> We also decided that if a provider is slow to deliver messages, measured in the same way as before, we would reduce their share of the load by 10 percentage points
When doing systems design this is a critical piece to include in almost all load balancing aspects. Because a ton of time you will start with 100% of traffic load balanced between two boxes but what happens when one box fails or slows down? You don't want to overwhelm anything which leads to cascading failures.
If you want them to mean something, you need to have a direct connection with the carrier of your user, and you have to know that the carrier or their network doesn't just fake positive delivery receipts at some point in the system to make numbers look good. With an aggregator between you and the carrier, you have no way of knowing when the delivery path changed and the intermediary faked a delivery report.
The absence of a positive delivery receipt doesn't really mean anything either. Negative delivery reports have some information content though.
My context is sending verification codes though; receiving a code back from a user is a much better measure of successful delivery to the user than a delivery receipt. If you're sending news or something where there's no measurable direct action taken as a result of the message, I guess a delivery receipt is better than nothing, maybe?
Realtime measurement and thompson sampling or multi-armed bandit with as many credible providers as you can manage is the best way forward, don't send retries through the same provider either.
I'm surprised you'd frequently get false positives. What regions were you sending to?
They were essentially unheard of with the UK networks and very rare with European networks. It was only Middle East and African networks that were troublesome, but they represented a tiny fraction of our traffic. Even then, false positives were rare compared to messages just not getting delivered.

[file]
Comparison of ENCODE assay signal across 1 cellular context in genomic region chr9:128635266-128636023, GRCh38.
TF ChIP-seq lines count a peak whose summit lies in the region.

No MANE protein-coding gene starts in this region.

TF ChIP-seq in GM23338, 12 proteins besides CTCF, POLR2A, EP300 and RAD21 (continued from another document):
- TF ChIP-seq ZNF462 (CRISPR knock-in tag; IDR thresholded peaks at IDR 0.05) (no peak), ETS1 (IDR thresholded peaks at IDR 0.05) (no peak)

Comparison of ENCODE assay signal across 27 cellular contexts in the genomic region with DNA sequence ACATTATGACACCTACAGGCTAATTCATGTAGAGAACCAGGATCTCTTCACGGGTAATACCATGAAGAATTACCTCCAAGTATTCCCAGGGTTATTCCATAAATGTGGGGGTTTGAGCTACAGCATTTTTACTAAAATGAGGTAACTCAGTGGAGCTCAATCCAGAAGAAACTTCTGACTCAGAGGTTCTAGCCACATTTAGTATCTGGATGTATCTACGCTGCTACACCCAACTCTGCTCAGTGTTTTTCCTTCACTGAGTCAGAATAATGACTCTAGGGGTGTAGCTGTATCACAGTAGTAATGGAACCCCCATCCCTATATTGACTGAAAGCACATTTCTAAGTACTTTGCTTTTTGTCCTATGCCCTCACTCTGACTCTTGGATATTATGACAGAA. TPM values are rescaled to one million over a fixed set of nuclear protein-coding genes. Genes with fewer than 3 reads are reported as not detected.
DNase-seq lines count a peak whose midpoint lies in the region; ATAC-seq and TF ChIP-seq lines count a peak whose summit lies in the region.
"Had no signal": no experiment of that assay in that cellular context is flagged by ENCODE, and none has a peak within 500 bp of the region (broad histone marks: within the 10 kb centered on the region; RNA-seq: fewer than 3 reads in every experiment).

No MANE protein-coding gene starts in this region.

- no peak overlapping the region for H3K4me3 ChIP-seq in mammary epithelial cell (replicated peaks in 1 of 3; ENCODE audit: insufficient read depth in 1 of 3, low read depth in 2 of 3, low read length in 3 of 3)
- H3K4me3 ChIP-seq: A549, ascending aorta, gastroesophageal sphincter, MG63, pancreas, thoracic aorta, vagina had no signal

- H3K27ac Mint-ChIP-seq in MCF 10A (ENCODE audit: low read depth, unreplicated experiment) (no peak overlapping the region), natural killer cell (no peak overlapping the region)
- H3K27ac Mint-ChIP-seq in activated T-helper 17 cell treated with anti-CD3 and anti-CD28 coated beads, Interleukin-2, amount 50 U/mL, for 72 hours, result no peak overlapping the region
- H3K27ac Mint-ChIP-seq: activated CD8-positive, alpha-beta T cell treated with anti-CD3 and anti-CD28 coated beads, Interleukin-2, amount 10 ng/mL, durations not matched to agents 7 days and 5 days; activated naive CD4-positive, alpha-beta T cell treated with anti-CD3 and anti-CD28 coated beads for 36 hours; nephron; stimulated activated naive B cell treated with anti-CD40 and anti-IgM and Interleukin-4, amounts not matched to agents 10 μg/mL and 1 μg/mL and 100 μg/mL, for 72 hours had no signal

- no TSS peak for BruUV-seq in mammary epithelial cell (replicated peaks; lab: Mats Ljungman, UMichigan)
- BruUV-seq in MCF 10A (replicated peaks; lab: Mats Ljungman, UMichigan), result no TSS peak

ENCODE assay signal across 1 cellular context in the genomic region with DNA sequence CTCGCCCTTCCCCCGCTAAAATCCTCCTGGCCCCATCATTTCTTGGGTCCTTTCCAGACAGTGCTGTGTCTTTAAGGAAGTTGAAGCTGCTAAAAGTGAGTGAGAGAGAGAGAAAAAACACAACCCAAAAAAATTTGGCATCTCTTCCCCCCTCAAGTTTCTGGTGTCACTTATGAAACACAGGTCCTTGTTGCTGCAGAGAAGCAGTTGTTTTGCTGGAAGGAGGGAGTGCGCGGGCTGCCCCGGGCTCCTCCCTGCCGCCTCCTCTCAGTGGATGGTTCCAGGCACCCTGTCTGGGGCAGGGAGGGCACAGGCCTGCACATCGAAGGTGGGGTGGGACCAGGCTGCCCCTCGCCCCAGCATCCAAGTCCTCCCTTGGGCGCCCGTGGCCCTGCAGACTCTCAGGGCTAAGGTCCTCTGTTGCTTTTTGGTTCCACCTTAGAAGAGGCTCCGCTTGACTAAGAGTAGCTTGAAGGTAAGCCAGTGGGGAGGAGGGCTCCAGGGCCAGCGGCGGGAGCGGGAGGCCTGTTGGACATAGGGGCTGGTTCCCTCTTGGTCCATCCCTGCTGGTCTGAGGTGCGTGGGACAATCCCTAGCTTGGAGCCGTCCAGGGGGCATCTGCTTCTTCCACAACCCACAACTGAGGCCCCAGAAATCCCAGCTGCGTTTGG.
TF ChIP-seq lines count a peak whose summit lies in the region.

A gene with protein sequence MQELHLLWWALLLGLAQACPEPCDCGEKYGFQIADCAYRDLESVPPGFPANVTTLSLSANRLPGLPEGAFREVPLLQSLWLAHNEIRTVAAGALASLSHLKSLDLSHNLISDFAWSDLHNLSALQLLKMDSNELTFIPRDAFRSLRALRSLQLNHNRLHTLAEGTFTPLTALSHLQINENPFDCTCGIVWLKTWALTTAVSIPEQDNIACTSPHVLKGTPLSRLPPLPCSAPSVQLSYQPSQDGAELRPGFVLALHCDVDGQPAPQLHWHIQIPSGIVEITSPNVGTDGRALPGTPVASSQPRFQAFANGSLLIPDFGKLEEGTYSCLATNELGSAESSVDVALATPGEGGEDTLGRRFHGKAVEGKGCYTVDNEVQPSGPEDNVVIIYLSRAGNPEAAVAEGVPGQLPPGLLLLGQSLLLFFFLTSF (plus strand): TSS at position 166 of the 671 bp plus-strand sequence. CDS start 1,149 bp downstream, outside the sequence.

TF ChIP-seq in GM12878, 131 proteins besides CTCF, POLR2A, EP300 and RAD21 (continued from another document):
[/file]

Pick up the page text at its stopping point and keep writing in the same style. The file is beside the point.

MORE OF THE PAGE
Once again, if you are receiving texts that must mean you opted into them. User is expecting them and it’s different from a user receiving two texts never having signed up for them.
I do believe this technique uses some out of the box thinking and mostly DOES solve OPs problem.
They really nailed the aesthetic and the consistency is unmatched.
Edit: I'm impressed at this tooling.
(I helped to start the current incarnation of that, and it’s probably the thing in my career that I’m most proud of.)
I'm so pleased that we've brought some of it in house with GDS, and I'm amazed (in a good way) that it actually works, and they are even part of the OSS community.
Departments actually prefered spending ££££££ with HP / Capita / CapGemi etc. because the big outsourcing companies didn't ask as many 'awkward' questions (about accessibility, for example), and the departments got to 'own' the product more.
I've been on UC (edit: Universal Credit) a while and when I was first on it would lose messages (on both my side and the jobctr officials, and it has frustrated them because I talk to them Edit: and they have their own usability frustrations with it, with little or no way to feed them back up), log you out even before timing out, lose appointments or have them be set but not show up for you, and more.
There's plenty more I could say but I'll just leave something which sums it up. At the top it says "BETA This is a new service - your feedback will help us to improve it". Guess what, it's disabled so you cannot give feedback. It always has been disabled.